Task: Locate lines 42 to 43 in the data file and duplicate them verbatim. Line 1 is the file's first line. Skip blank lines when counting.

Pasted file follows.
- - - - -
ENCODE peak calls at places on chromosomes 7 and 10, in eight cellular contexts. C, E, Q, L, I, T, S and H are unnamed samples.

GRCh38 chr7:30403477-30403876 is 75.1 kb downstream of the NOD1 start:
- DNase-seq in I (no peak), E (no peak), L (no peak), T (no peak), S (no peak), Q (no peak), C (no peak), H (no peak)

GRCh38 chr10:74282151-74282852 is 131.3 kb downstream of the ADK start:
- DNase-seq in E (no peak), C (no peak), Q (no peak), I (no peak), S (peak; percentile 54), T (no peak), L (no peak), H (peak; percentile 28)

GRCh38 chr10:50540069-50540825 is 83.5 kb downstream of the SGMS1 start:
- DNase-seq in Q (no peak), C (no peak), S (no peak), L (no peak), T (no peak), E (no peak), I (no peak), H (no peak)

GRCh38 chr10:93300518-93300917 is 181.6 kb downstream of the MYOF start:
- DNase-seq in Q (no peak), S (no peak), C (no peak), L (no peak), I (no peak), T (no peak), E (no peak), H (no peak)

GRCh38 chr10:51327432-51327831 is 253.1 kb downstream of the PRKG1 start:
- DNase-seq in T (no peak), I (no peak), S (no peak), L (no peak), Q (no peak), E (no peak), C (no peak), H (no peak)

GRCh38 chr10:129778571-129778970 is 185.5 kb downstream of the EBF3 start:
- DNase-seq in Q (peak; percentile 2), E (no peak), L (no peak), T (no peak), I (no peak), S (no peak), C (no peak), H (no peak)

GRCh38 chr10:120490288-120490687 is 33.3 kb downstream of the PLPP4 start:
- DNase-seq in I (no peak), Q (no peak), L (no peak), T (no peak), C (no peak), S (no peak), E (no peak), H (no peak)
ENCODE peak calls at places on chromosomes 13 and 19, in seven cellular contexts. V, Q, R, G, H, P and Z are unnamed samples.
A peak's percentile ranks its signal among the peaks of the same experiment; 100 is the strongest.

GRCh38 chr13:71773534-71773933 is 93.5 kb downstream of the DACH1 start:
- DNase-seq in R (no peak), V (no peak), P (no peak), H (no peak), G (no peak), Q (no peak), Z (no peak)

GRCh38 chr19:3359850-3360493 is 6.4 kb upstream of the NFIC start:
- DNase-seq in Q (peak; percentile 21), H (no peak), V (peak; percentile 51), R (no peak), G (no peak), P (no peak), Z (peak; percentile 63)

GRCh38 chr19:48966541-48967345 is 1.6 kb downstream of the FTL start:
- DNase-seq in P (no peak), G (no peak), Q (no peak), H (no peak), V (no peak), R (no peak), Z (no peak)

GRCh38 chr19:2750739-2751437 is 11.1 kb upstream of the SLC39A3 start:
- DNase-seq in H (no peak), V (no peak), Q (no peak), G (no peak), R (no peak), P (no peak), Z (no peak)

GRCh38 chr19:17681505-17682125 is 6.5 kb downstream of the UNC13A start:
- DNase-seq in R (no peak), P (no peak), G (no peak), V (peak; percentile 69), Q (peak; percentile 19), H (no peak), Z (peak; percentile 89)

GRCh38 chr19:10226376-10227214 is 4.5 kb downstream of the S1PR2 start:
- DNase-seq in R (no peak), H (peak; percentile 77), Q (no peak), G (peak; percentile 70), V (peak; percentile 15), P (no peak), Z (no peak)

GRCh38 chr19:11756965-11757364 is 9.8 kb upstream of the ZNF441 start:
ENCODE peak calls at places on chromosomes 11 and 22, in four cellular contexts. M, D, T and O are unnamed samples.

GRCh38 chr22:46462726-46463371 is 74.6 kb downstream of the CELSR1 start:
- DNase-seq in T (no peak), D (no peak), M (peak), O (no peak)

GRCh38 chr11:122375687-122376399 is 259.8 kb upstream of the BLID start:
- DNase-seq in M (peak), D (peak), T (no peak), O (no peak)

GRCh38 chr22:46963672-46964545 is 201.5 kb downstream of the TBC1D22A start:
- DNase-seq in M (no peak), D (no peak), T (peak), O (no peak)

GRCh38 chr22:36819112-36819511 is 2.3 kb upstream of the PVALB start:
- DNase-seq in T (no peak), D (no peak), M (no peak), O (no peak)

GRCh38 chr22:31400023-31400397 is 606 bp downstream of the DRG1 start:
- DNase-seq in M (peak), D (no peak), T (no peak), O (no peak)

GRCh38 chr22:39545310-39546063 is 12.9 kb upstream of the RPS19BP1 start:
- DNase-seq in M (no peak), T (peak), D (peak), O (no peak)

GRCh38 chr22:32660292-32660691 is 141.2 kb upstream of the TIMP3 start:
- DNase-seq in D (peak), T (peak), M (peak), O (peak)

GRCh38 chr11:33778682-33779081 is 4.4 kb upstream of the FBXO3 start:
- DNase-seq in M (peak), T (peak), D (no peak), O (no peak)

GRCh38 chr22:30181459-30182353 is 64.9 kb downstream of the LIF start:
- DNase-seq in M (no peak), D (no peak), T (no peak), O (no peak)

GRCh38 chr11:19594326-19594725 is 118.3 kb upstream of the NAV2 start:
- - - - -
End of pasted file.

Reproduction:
GRCh38 chr22:39545310-39546063 is 12.9 kb upstream of the RPS19BP1 start:
- DNase-seq in M (no peak), T (peak), D (peak), O (no peak)